It’s a silly comparison, but ‘be happy’ is a silly statement.

Happy is western culture. People strive to be happy. You ask someone why they’re doing anything they’re doing, and, when you finally dig through all the lairs, it’s because, in some way or another, they think it will make them happy.

If i get this boat, I’ll be happy. If I fix this tooth, I’ll be happy. If I get a dog, I’ll be happy. If I get a girlfriend, I’ll be happy. If I get this job, I’ll be happy. If I pay my bills, I won’t be as stressed as I was, which, in a small way, will raise my current happiness level from whatever it was to whatever it will be, though most assuredly more happy than now.

It sounds silly, but that’s how people think. Hell, that’s how I think. But it’s pointless, though… isn’t it?

I mean, come on. What even is happy?

According to google, happy is “feeling or showing pleasure or contentment.” Pleasure is easy. It’s a neurochemical reaction in the brain, but contentment is harder to pin down, so I dug a little deeper. Contentment is a state of “happiness or satisfaction.” Unsatisfactory. Content was not much better, but satisfaction, “fulfillment of one’s wishes, expectations or needs, or pleasure derived from this,” was very fertile ground.

And that made sense to me. Happiness is contentment which is fulfillment of something you wanted to do. It’s why men build monuments. It’s how sports work. It’s why bored housewives shop with no other goal than to find something nice. It’s how the economy works… hell, it’s how capitalism works… hell, it’s how life works..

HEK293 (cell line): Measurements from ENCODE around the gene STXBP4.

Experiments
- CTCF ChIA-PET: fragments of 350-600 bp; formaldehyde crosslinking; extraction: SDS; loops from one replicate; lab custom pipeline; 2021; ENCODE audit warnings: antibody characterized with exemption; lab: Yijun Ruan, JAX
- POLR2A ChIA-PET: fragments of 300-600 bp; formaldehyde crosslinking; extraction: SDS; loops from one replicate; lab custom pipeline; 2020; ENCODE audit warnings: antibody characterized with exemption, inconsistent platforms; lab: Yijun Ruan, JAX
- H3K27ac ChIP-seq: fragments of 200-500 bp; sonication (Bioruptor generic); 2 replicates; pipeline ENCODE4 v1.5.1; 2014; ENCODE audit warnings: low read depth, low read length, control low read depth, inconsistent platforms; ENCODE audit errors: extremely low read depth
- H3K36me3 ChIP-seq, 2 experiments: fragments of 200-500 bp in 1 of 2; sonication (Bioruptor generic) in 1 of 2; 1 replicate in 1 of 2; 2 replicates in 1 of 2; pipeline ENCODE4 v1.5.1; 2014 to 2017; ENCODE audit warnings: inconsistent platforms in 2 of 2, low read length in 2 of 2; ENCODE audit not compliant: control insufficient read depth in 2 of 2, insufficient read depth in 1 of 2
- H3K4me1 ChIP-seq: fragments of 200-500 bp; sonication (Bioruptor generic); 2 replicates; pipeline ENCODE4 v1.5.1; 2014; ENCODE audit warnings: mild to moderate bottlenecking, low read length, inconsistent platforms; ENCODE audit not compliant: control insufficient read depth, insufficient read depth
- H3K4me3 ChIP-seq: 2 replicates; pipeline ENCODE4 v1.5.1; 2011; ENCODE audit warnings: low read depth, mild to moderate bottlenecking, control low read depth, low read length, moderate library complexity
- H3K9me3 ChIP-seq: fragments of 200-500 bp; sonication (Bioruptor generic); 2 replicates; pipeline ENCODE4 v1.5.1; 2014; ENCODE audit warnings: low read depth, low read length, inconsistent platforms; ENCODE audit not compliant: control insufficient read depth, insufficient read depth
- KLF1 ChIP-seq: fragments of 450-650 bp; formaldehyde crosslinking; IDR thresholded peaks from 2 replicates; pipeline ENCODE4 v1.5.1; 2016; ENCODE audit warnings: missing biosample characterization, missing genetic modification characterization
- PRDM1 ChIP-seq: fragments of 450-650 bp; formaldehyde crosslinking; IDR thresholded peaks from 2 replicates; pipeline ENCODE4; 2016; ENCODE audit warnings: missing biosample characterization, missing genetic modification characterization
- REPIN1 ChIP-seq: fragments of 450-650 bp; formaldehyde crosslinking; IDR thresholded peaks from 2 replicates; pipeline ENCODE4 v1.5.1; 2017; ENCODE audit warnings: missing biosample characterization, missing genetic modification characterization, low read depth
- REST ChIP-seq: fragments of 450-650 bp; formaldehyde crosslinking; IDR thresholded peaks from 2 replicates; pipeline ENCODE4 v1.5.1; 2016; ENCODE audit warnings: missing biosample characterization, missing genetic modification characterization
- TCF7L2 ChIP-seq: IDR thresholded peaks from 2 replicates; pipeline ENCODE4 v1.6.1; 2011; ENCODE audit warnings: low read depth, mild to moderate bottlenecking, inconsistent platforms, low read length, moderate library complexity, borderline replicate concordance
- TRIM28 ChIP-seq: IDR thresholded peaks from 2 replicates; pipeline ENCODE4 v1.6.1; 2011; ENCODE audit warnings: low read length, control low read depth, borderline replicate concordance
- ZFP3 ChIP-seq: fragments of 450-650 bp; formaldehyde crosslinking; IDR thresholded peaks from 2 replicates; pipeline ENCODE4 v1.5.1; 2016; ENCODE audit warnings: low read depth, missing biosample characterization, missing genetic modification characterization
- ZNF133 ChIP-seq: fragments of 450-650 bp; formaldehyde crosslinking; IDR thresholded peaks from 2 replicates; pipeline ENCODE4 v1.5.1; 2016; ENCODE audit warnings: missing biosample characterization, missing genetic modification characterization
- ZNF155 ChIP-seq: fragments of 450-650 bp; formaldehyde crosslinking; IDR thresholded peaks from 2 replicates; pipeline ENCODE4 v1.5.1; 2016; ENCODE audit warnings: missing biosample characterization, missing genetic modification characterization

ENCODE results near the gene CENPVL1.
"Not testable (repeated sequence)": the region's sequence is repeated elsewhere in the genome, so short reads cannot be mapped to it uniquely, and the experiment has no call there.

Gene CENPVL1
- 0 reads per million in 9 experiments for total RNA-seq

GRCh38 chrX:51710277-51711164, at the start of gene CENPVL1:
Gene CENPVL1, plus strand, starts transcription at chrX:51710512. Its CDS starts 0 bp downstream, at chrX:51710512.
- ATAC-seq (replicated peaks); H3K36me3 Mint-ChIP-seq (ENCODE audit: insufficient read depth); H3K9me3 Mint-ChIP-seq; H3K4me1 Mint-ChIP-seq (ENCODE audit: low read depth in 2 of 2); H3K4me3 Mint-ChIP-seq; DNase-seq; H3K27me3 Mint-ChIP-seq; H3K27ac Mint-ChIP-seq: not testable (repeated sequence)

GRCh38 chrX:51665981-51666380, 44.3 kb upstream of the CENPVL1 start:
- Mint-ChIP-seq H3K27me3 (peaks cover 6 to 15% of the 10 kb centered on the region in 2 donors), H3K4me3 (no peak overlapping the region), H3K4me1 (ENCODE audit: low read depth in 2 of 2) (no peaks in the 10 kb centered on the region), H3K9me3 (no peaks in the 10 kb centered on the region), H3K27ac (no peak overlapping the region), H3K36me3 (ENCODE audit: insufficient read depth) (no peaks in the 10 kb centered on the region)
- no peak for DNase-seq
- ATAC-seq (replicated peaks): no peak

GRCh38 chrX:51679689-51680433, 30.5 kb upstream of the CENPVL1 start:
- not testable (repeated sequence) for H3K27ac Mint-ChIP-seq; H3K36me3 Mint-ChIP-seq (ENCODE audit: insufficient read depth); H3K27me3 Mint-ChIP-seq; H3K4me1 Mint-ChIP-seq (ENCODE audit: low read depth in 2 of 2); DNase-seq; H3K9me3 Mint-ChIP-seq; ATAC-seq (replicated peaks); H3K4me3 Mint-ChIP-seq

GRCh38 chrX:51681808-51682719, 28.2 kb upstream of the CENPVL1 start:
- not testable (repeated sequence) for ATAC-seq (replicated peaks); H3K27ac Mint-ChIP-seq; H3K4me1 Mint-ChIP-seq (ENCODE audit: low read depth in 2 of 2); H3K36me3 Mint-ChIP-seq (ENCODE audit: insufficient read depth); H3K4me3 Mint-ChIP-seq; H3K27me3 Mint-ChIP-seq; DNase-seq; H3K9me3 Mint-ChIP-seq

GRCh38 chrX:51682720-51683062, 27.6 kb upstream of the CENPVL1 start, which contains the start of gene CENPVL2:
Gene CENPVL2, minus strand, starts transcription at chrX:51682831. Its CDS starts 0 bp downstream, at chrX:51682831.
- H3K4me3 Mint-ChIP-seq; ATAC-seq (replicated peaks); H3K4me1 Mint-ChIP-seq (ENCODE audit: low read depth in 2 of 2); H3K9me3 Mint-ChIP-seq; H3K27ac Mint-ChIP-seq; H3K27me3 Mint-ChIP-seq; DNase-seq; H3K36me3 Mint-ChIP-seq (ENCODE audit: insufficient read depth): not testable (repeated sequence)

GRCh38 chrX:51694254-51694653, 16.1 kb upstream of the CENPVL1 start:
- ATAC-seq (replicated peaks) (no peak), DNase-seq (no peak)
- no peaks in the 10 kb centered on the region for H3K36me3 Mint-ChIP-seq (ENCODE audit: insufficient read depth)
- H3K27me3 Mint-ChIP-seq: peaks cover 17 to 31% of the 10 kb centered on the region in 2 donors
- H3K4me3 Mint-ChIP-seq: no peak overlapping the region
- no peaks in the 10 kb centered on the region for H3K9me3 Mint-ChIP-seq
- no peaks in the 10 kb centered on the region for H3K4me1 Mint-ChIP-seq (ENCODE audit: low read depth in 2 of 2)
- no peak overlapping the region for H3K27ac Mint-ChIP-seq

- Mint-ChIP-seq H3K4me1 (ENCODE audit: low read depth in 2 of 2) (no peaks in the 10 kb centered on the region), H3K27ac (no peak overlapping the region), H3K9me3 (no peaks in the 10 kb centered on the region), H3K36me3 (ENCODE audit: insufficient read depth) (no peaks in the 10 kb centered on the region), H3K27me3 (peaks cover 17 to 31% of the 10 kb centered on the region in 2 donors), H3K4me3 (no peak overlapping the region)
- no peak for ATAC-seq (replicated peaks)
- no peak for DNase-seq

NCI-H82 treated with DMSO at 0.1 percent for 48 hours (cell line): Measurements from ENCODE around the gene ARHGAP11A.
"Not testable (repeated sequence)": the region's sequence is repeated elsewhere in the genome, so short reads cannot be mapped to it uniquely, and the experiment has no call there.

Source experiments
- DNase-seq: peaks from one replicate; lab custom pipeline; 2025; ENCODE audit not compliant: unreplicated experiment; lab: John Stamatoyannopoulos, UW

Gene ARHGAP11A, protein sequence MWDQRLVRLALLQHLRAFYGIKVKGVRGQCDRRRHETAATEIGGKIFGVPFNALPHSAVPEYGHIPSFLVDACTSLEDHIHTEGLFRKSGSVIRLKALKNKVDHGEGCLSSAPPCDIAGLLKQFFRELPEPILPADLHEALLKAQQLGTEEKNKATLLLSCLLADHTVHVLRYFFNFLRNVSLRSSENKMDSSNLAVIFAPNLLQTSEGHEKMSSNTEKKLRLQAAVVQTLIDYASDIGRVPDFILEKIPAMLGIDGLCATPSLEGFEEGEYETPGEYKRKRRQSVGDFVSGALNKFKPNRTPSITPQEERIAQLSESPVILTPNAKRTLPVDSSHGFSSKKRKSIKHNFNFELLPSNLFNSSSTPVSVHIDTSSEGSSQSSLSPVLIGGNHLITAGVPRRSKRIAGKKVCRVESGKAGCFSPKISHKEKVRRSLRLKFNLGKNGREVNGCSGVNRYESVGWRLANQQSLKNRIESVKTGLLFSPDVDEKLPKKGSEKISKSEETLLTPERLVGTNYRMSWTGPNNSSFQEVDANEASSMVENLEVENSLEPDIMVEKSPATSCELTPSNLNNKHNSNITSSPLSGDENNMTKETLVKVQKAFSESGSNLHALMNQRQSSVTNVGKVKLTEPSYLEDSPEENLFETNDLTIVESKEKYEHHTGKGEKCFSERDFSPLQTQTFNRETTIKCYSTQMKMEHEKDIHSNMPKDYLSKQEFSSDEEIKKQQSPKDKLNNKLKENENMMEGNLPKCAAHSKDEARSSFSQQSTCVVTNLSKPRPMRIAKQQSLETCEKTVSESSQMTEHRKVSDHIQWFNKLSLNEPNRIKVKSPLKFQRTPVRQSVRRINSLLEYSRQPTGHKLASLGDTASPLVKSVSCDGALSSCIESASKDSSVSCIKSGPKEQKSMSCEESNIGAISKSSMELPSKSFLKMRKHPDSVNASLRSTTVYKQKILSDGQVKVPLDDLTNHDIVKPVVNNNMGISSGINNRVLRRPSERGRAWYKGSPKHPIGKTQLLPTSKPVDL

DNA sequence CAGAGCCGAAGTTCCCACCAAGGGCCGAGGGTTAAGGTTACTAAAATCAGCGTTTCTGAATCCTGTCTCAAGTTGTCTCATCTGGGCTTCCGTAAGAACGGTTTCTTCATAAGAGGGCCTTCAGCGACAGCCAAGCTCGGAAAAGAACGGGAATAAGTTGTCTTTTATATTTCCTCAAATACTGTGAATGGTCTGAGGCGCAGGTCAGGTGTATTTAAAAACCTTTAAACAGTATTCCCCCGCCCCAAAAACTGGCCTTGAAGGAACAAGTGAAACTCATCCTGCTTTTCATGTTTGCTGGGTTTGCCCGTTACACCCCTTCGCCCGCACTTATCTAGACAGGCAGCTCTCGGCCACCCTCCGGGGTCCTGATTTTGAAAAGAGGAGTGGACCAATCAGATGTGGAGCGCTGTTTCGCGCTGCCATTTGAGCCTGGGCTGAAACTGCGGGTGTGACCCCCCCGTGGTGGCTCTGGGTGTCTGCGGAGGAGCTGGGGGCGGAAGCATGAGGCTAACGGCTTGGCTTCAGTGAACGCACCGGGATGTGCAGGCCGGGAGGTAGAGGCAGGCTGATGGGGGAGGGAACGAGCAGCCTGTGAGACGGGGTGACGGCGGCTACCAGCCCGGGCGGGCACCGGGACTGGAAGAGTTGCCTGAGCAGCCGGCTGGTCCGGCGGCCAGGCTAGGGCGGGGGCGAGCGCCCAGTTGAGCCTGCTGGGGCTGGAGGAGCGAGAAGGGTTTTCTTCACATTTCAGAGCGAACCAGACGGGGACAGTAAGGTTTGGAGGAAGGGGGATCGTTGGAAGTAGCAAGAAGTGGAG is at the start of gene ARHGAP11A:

It’s why I write. It’s for contentment, not only for completing something I worked on, but for showing it to somebody, who then says “this thing, this thing right here, this thing you spent hours on, this thing you cried over, this thing that is you, more than you can over know. This thing is good.”

But that doesn’t work if that’s all you ever hear. Happiness is a state that only exists because of all the work it takes to get there. It is the light to toil’s shadow. One cannot be happy without first being sad, which makes a baby’s first smile somewhat of a depressing event, considering what it must have gone through to realize things are now better.

You can’t have happy without sad, and you can’t first be happy without first being sad. That’s life. That’s why rich people aren’t in a state of bliss. That’s why people in heaven probably aren’t in a state of bliss. They’re probably just bored, because, and trust me, as a writer I know this to be true: good things are boring. Who wants to watch a movie about a guy who won the lotto, and then everything turned out alright? No? Now who wants to watch a movie about a guy who won the lotto, who is then kidnapped by evil aliens who want his winnings? Probably more people.

Happiness is sadness is happiness is sadness is happiness is sadness. When you’re on top, you can only come down, and when you’re at the bottom, you can only go up. One’s just a set up to the other.

So now I know what to say the next time a mid-fifties woman comes up to me while I’m on bar and says “you’re happy, and you know what? I like that. But that group of people over there. They aren’t happy. Why can’t they be like you?”

I’ll turn to her and I’ll say. “They’re just getting ready to be happy. Give them some time.”

And you know what? It’s such an odd thing to say that I fully expect her to have no saved response.

She’ll probably just laugh.